This will be brief because I didn't actually watch the first major televised debate of the GOP nomination race. I couldn't bear to. There will be plenty more chances to endure one.
So, in short, what seems to have happened is this:
- Mitt Romney did well. Whatever his faults, Romney is a fiercely competitive candidate and a diligent self-improver, so it shouldn't be a surprise that his debating style has improved, or that his answers were well-prepared and fluent, even on that difficult question about how he can oppose Obamacare when it looks very much like the Romneycare he introduced as governor in Massachusetts. But the pundits and the GOP establishment (ie the only people really paying attention at this stage) were somewhat surprised, and suitably impressed. Romney's frontrunner position has solidified. This was helped by the fact that...
- Tim Pawlenty was deemed to have bombed. He reverted to type - bland, inoffensive, verging on invisible - at precisely the moment he should have been punching through. Crucially, he failed to attack the frontrunner, Romney, on healthcare or indeed anything else. If not now, when? Pawlenty is acting like he's the frontrunner, when he needs to scrap like hell if wants to even be a strong challenger. This is making people think he may not have what it takes.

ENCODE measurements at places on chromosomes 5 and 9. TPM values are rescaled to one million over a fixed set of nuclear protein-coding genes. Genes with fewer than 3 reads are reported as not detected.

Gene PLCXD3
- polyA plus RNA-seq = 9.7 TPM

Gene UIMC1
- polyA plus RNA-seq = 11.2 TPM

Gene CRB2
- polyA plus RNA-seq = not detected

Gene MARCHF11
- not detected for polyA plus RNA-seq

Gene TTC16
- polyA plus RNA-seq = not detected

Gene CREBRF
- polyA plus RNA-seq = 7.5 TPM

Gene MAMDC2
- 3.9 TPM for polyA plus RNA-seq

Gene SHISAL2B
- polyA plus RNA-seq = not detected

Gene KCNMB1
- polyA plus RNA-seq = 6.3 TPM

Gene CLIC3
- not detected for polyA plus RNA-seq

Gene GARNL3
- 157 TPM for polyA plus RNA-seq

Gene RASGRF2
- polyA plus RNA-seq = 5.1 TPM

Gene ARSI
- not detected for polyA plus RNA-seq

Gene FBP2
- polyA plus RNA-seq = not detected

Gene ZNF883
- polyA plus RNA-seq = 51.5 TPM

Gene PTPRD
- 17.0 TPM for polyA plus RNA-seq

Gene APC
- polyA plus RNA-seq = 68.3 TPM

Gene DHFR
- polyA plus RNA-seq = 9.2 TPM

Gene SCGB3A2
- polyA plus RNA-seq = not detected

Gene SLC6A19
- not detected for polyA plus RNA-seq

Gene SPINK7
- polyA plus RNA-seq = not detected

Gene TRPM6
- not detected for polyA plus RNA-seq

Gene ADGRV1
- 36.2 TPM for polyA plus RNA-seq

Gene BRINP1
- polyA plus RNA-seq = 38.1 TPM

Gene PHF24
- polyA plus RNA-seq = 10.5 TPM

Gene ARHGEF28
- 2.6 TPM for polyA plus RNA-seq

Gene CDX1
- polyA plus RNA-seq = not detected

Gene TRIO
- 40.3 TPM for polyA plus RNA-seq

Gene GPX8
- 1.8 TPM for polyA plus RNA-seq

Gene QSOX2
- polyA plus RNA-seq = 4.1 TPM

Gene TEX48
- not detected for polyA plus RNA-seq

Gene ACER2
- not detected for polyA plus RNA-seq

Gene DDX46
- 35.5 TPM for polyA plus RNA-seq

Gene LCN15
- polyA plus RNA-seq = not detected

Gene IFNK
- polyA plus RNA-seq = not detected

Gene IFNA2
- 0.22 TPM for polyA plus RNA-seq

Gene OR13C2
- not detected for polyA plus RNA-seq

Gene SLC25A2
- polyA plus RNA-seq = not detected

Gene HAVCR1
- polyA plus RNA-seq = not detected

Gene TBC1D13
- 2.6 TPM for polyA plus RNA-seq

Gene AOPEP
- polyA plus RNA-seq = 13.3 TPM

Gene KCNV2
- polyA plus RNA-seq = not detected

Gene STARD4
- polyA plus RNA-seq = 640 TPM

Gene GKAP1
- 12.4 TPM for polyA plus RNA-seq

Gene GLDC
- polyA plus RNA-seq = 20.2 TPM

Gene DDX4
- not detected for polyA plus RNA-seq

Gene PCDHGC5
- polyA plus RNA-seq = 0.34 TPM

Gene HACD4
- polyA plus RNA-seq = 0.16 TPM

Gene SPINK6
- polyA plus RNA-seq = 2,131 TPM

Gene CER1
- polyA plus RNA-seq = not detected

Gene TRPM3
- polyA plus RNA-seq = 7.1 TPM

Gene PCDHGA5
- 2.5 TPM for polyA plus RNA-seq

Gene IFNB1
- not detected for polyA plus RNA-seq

- Michele Bachmann did very well. She announced that she'd filed papers for her run - a neat way to steal the moment - and performed with confidence throughout, making her comparatively junior political status (she's in the House of Representatives) sound relatively substantial. As Nate Silver has remarked, Bachmann is what Palin should be by now if she is going to be a serious challenger. Unlike Palin, Bachmann seems to have put in some work on the policy front, and thought hard about how to make herself more than just a rabble-rouser. What's more, she is rapidly closing down any remaining space for Palin to enter this race.
- The others are sideshows. The only other real players are those who haven't announced their candidacy yet. Huntsman does so next week. He may feel encouraged by Pawlenty's weakness, which means there's more space for a moderate anti-Romney (though how on earth he squares the circle of working-for-Obama to running-against-Obama is still a mystery). Rick Perry, the governor of Texas, is rumoured to be on the verge of jumping in. Perry, a hardline conservative, is brash, charismatic, has great hair, is very...Texas. His plan will be to be the anti-Romney of the right.
So there you go. Best report/analysis of the night is - as usual - Nate Silver's.